“I was called to the office at school on the day of the appointment,” read Zinzi Clemmons from her critically acclaimed novel “What We Lose.” “I was almost relieved to learn what it was even though it was the worst possible outcome, because it ended this period of not knowing.”
Clemmons took to Midtown Scholar’s stage on Wednesday night to read passages from her freshman novel, a coming-of-age story that depicts the life of Thandi as she struggles with race and identity, losing her mother to cancer, falling in love and eventually creating a family of her own.
The novel, which an audience member referred to as “beautifully all over the place,” is told through terse passages, photography, articles, passages from memoirs from Nelson Mandela and Barack Obama, one-sentence pages, and even lyrics from the Notorious B.I.G.
“I think it’s wonderful that people have talked about the book in terms of form, in terms of questions about race and gender and all of these things,” Clemmons said. “I really was pleasantly surprised by that.”
“What We Lose” flips between fiction, nonfiction and memoir, with Thandi and Clemmons sharing links between their lives. Like Thandi, Clemmons’s mother is South African and her father is American, raised in the suburbs of Philadelphia, where the novel is based. Since an infant, Clemmons switched between her life in the states and her summers in South Africa.
“The best thing has been that people have connected to the book because of their own experience in some way,” she said. “That has been, more often than not, people who have lost parents, people who identify with some of the things I talk about in terms of identity, women and black women especially.”
Clemmons started writing the novel while she was home with her mother, who was suffering from cancer. She put her grad school education on pause and returned home to be with her in her final stages. As she watched her mother dissolve, she wrote down her experiences and practiced what she called “anticipatory grief,” writing as if her mother were already gone.
“Some of them were in the finished book pretty much unchanged,” Clemmons said. “I didn’t intend to publish them at the time—it was just a journal entry. But, some of those notes started to creep up in the manuscript, so I decided it was important to focus on them.”
Writing about the loss of Thandi’s mother was therapeutic for Clemmons, though she admitted that, if the novel were a complete memoir, she wasn’t sure she would be able to read it in front of an audience.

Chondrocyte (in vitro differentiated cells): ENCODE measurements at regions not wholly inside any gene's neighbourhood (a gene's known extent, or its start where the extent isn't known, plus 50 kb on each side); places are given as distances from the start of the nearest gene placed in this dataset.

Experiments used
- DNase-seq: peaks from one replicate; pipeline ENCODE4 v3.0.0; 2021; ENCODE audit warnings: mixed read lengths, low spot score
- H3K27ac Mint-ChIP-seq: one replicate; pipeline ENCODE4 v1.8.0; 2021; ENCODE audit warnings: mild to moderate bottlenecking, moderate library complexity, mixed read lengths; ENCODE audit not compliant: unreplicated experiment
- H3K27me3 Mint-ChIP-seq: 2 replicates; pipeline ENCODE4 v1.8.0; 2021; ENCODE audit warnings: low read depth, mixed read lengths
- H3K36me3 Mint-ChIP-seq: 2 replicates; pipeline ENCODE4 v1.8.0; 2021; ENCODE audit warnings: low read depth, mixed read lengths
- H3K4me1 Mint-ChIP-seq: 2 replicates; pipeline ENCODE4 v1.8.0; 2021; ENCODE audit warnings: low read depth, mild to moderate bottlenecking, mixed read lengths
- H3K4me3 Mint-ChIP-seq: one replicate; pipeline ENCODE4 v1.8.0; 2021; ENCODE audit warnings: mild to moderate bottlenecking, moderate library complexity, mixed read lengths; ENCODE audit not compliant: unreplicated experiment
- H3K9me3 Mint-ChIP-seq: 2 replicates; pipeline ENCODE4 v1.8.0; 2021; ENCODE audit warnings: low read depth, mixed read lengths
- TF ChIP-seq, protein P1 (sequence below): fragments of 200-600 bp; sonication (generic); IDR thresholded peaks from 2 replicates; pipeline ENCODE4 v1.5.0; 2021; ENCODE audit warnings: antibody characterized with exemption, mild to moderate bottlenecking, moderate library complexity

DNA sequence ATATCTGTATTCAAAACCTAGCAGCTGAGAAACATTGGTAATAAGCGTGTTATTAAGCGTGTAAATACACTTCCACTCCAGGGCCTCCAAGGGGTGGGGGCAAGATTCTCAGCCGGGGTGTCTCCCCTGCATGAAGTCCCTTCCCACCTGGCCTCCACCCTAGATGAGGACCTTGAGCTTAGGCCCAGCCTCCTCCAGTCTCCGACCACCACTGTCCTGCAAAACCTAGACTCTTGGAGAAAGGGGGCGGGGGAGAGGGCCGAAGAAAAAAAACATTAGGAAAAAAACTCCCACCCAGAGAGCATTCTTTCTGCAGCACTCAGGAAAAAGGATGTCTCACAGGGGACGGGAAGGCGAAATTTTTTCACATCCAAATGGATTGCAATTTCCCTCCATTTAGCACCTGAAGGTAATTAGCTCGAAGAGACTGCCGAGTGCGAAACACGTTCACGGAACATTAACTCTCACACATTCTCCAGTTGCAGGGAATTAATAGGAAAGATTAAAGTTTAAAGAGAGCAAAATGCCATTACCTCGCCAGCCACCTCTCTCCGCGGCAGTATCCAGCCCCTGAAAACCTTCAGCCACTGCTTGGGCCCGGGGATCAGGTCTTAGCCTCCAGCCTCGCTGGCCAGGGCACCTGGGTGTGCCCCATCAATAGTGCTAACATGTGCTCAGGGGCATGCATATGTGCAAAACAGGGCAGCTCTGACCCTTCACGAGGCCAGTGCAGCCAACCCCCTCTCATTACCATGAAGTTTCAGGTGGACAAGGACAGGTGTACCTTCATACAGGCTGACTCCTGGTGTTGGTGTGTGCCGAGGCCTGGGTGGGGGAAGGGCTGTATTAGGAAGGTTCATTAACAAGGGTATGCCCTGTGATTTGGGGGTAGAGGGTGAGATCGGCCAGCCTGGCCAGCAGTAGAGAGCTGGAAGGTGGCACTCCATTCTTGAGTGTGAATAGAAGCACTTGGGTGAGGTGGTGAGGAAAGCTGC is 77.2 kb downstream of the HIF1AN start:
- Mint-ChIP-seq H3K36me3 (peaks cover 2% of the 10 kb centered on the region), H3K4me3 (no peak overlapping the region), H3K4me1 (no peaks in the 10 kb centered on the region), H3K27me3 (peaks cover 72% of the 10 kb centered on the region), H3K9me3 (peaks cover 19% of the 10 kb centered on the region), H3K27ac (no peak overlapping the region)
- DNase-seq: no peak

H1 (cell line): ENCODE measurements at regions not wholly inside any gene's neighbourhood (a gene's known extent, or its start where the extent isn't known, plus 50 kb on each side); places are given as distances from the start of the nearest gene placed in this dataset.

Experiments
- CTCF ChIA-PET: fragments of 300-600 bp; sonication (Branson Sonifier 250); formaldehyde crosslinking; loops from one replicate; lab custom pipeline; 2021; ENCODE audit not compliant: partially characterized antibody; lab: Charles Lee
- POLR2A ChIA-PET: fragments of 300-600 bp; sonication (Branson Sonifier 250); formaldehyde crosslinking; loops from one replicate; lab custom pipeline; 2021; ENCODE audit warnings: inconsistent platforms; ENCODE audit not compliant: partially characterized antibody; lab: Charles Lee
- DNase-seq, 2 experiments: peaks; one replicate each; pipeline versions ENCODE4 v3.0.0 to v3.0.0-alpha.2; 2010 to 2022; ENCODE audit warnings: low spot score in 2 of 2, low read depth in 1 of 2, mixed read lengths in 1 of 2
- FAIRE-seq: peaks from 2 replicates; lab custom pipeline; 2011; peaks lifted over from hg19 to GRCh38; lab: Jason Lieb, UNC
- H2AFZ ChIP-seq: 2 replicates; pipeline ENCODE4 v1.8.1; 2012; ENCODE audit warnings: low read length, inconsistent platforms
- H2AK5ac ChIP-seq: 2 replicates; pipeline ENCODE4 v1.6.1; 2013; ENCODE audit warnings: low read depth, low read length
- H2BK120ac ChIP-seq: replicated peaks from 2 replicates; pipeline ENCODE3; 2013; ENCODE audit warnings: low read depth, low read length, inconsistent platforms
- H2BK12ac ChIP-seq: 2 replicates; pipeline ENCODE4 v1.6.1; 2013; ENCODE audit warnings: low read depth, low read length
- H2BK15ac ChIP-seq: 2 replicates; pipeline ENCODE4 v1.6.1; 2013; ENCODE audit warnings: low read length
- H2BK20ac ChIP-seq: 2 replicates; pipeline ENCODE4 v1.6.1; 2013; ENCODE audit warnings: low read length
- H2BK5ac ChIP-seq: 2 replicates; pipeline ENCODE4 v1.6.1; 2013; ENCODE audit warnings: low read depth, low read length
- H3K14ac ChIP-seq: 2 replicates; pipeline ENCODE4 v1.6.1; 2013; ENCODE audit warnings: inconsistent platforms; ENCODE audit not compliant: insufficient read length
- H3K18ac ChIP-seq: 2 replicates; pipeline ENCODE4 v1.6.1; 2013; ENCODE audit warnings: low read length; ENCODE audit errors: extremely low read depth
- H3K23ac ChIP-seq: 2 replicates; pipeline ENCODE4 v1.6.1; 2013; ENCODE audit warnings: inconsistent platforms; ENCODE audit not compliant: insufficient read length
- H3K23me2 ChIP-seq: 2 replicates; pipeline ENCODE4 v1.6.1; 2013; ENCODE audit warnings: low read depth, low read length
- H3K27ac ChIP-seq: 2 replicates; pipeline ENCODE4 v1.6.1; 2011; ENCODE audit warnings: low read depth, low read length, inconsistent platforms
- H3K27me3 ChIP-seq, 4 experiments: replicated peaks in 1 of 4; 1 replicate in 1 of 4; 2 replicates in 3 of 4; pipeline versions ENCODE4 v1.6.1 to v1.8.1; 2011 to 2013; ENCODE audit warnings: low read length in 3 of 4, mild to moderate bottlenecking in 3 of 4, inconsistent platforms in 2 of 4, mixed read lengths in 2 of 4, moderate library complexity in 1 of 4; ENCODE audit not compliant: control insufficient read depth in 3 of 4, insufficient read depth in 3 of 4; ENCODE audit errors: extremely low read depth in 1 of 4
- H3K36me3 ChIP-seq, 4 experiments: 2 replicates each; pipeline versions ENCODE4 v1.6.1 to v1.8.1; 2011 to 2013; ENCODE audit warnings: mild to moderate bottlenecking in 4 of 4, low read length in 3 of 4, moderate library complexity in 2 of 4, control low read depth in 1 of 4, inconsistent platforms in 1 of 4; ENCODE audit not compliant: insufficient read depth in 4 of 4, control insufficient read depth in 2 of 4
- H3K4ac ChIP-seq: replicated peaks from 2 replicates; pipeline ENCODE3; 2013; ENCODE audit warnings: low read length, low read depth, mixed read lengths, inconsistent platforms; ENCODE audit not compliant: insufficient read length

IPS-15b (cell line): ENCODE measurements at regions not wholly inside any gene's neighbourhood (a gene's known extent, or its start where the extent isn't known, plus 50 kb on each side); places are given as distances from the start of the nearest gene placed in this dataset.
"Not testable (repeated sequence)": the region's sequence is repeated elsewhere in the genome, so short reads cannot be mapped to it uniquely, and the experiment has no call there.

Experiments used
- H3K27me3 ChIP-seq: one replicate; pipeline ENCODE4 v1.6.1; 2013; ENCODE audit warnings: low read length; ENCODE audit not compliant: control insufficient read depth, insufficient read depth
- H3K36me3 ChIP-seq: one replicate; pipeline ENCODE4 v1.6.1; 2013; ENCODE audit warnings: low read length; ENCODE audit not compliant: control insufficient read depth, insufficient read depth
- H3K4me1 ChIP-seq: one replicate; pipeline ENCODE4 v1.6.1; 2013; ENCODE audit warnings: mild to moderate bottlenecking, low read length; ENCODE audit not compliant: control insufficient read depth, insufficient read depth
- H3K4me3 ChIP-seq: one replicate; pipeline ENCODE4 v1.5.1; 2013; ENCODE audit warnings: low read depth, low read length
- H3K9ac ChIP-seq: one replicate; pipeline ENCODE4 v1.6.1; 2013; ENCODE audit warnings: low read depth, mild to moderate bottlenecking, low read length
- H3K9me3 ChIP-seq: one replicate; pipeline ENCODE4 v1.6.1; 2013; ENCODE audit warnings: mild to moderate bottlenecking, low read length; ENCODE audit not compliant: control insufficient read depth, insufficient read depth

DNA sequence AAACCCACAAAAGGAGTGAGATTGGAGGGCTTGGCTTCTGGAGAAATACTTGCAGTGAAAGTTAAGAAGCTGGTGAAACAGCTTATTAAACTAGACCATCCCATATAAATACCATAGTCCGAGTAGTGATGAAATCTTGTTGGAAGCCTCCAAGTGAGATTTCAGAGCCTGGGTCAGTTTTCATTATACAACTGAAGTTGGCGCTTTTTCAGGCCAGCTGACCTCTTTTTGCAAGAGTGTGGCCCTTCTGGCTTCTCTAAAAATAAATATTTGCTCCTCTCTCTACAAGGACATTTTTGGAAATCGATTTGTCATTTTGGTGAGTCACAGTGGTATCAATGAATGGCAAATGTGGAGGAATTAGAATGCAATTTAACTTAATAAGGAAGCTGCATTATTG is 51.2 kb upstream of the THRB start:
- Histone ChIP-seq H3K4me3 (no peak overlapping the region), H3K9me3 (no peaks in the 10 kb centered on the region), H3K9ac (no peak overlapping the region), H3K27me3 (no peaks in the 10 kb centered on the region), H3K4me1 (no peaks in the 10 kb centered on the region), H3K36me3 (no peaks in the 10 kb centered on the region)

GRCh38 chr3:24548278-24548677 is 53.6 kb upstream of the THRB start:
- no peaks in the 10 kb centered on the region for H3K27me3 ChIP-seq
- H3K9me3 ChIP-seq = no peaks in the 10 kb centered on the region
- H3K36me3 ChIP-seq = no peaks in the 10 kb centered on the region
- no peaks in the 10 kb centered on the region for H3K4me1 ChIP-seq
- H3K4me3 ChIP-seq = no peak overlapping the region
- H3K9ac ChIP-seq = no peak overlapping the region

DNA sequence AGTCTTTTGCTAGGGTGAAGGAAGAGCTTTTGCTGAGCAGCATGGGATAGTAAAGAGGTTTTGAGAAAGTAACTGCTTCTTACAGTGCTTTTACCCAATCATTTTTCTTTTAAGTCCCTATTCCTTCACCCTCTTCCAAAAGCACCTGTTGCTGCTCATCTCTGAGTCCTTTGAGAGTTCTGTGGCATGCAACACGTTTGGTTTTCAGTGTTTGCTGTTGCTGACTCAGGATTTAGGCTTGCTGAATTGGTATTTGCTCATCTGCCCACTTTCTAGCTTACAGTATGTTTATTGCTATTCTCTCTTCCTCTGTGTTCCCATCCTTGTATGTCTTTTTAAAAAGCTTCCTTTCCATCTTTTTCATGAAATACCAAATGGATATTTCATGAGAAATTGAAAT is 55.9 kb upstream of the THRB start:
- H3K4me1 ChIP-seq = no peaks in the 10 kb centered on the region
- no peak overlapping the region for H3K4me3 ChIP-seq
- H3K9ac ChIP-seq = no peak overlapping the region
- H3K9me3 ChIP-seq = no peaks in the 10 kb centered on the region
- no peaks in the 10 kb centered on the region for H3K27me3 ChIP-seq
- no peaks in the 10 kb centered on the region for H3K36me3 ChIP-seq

“Part of loss is acceptance,” she said. “You see what happens to people who can’t accept loss. Writing this, and writing from my mother point of view, helped me accept it.”
Another early portion of the novel focuses on crime and anti-blackness in South Africa. The novel dipped into creative non-fiction as Clemmons used found articles and photos from photojournalist Kevin Carter of a vulture stalking a visibly weak child and another of a person running toward a cloud of smoke.
“All of the ugliest parts: anti-blackness, the colorism, homophobia, gender bias, those things,” Clemmons said. “The first step is to acknowledge that they are there.”
She insisted that “What We Lose” be sold in South Africa.
“I wanted [my family] to read it and see it in the bookstore,” she said.
Clemmons also wanted South African citizens to see their neighborhood from the outside.
“Crime and anti-blackness in South Africa may not be something everyone wants to talk about, but it’s important,” she said.
Currently, Clemmons lives in L.A. with her husband. She teaches and is a contributing writer to Literary Hub, a website for contemporary literature. For her next novel, she plans to switch gears and return to nonfiction. In the meantime, she hopes her readers who also are struggling with grief will find acceptance through Thandi’s story.
“Externalizing as much as possible, especially for black women and other women who find themselves because of culture mainly, they have a duty to hold it all together and put on a strong face,” she said.
Clemmons recommended writing, talking to friends, and strongly encouraged therapy.
“The times that I really struggled were the times that I was just trying to be strong,” she said. “And that’s never the answer.”
To read more of Clemmons’s work, visit her website Zinziclemmons.com.
Author: Yaasmeen Piper